Explaining the recent legal decision on secondary victim claims in medical negligence | Fieldfisher
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Explaining the recent legal decision on secondary victim claims in medical negligence

Sevim Ahmet

The recent Supreme Court decision in Paul v Wolverhampton NHS Foundation Trust has significantly narrowed the scope of secondary victim claims in medical negligence cases, leaving many claimants with a difficult legal landscape.

While understanding the legal reasoning is crucial, it's equally important to address the potential unfairness this decision carries for individuals seeking compensation for traumatic experiences. Ultimately, as the law currently stands, it will be very difficult for secondary victims to bring a successful claim.

What is a secondary victim?

A secondary psychiatric victim is a claimant who has suffered a psychiatric injury after witnessing the horrifying sight of the death or injury of a close family member or the immediate aftermath.

Background to Paul

In this decision, the Supreme Court considered three cases alleged in medical negligence. The claimants alleged to have suffered as secondary victims by witnessing or coming upon the immediate aftermath of a relative's death allegedly caused by medical negligence.

Mr. Paul's daughters witnessed their father suffer a heart attack and die after being discharged from the hospital with an undiagnosed medical condition (coronary artery disease).

Mr and Mrs Polmear witnessed their 7-year-old daughter die. It was argued that the hospital failed to diagnose and treat their daughter's heart condition (pulmonary veno-occlusive disease), which ultimately resulted in her death.

Ms Purchase came upon her daughter, a few minutes after her death from pneumonia. It was argued that the GP had failed to treat her daughter's symptoms when she presented with symptoms of weakness, dizziness and difficulty breathing.

The Supreme Court's decision

The Supreme Court held that medical practitioners could not be held liable in law for injury caused to a patient's relative. The crux of the decision turned on the nature and scope of a medical practitioner's role and responsibilities. The Supreme Court held that medical practitioners do not owe a duty of care to a patient's relatives to protect them from exposure to the traumatic experience of witnessing death or manifestation of disease or injury to their relative, since 'to impose such a responsibility… would go beyond what, in the current state of our society, is reasonably regarded as the nature and scope of their role'

The Supreme Court made a clear distinction between accident and disease cases. It emphasised that for a claimant to succeed in a secondary victim claim, they must witness an accident or its immediate aftermath. The Court said that this is distinct from witnessing the death or medical crisis of a patient caused by a disease, which does not qualify. This rejects many scenarios where witnessing the prolonged suffering of a loved one due to medical negligence can be equally distressing.


While the ruling aims to establish clarity on who can claim for psychiatric harm due to witnessing medical negligence, it raises questions about fairness and accessibility to justice for many people affected.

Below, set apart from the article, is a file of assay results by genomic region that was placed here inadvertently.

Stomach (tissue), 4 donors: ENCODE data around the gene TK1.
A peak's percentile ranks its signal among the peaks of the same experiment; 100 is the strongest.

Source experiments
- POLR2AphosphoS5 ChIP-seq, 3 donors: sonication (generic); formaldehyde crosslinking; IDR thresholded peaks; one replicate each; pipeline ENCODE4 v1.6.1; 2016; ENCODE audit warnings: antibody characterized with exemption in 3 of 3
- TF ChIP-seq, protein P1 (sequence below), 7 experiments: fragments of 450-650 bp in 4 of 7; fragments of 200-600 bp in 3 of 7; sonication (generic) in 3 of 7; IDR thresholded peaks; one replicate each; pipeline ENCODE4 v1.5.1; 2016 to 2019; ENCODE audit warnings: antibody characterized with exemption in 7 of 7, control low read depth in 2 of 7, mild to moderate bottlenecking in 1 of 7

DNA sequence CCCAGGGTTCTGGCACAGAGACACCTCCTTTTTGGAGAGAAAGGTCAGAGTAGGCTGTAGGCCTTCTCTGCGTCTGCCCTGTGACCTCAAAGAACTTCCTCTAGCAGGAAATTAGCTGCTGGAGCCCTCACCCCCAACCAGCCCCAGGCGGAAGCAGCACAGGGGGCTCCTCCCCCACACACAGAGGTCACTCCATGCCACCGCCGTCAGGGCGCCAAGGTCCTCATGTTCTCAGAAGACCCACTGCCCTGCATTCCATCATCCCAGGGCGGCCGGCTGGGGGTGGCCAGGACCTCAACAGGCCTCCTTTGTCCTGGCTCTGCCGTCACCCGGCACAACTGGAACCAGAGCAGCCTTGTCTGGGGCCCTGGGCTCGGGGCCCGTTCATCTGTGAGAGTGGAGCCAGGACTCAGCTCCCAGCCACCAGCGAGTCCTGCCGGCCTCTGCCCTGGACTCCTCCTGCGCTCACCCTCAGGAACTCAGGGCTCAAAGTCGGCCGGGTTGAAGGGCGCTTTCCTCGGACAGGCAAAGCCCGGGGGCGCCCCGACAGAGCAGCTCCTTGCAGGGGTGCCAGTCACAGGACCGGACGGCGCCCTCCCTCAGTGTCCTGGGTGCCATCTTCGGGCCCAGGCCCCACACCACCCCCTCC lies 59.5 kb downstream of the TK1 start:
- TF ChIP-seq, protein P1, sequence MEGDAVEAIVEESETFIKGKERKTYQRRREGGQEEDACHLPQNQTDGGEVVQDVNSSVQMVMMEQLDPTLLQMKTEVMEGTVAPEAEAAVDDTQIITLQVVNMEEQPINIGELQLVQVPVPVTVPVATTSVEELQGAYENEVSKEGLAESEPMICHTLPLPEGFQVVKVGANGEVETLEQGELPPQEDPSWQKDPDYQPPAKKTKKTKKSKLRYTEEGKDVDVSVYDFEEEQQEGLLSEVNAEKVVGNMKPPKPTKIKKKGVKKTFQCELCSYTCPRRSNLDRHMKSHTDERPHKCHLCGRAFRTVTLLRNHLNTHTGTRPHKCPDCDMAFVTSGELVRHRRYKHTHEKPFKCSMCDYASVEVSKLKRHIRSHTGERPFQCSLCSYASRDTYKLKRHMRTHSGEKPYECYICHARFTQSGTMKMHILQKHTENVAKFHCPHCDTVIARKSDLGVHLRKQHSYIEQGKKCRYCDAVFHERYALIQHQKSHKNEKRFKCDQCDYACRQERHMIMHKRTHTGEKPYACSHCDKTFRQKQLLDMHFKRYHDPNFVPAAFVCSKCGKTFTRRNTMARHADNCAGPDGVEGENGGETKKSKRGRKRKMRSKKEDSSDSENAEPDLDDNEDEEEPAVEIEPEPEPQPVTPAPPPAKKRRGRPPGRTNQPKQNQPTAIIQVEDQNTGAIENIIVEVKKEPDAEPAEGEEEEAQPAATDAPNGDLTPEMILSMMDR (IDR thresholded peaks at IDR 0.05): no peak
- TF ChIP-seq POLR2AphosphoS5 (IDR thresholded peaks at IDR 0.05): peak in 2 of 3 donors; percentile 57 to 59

The Court clarified that a medical practitioner's duty of care does not automatically extend to protecting relatives from witnessing harm. However, witnessing a loved one sustain an injury or die because of medical negligence can be deeply traumatic, regardless of the technical definition of an "accident."

Neonatal deaths and birth injuries witnessed by parents can have a profound psychological impact, which appears to have been overlooked by the current framework. Having represented several claimants whose lives have been devastated by witnessing such horrific events, it is extremely disappointing that their access justice has been made very difficult, if not impossible.

The Supreme Court's decision does not consider that childbirth is a big life event concerning all members of a family present at the birth. It is not exclusive to mother and child. For example, a father I currently represent in a secondary victim claim following having witnessed the horrific circumstances of his child's birth in which the child has suffered a brain injury explained:

'It is particularly unjust that the legal definition of an injured party cannot include someone so directly affected by an incident of medical negligence such as childbirth, which is a physical, emotional and social event in which the primary claimant has no agency.

'Trusting a medical team with the responsibility for this family life event is by definition the nature and scope of a Trust's role, evidenced by the fact they provide things like psychiatric support to parents and provide a level of safeguarding and social care, not just some nitrous oxide and a pair of forceps.'

Moving forward

While the Paul decision provides legal clarity, it also highlights the potential unfairness for individuals impacted by medical negligence. Ongoing discussions and potential legislative changes might be necessary to address the emotional and psychological realities of witnessing medical harm, particularly for vulnerable groups such as parents of newborns.

Read more about our medical negligence claims.

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